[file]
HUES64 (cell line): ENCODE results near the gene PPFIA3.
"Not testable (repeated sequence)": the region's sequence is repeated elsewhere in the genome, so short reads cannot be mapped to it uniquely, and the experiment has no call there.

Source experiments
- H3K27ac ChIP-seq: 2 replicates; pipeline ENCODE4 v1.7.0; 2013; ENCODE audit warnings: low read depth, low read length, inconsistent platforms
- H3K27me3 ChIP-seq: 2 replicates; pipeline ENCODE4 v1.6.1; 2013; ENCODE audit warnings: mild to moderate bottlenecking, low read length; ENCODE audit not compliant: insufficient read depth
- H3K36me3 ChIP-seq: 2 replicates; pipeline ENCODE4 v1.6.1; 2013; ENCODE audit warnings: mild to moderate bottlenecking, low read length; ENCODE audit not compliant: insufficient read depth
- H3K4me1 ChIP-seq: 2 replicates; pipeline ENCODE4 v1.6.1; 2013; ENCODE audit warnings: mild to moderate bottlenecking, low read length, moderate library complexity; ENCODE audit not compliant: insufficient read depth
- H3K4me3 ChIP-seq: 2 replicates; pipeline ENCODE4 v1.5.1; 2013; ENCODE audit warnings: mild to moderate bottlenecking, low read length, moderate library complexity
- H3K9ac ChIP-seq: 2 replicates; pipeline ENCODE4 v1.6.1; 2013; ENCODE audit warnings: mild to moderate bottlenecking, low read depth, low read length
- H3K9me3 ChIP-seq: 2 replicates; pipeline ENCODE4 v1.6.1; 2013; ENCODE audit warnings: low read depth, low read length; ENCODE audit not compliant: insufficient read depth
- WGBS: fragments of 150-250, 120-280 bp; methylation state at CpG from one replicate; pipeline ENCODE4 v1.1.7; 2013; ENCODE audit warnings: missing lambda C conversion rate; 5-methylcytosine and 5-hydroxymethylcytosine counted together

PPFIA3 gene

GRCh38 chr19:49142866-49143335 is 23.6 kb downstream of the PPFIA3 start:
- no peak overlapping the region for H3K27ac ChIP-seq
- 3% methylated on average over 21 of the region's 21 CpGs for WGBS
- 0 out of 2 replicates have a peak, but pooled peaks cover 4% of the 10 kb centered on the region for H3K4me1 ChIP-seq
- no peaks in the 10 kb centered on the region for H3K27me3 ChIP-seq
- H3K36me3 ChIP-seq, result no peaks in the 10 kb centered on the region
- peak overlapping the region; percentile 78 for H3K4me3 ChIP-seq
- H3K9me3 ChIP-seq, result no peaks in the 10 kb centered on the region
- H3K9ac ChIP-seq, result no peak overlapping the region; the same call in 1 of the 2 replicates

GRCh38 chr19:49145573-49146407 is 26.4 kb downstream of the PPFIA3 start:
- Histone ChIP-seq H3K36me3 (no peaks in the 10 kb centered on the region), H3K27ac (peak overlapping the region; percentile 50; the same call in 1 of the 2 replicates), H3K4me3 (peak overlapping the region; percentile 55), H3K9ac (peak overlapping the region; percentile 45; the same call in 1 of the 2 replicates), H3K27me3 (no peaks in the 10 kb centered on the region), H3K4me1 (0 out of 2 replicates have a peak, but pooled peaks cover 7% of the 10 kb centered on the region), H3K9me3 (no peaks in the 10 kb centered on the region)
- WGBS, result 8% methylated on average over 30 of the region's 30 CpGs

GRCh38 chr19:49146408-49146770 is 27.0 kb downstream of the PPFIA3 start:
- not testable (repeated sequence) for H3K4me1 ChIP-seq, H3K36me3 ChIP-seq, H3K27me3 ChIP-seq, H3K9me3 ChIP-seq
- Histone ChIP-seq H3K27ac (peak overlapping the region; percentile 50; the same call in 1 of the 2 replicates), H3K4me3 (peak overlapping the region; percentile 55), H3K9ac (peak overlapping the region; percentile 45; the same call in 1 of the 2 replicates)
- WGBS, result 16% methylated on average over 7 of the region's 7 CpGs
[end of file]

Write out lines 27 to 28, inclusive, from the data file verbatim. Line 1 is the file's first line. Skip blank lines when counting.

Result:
- Histone ChIP-seq H3K27ac (peak overlapping the region; percentile 50; the same call in 1 of the 2 replicates), H3K4me3 (peak overlapping the region; percentile 55), H3K9ac (peak overlapping the region; percentile 45; the same call in 1 of the 2 replicates)
- WGBS, result 16% methylated on average over 7 of the region's 7 CpGs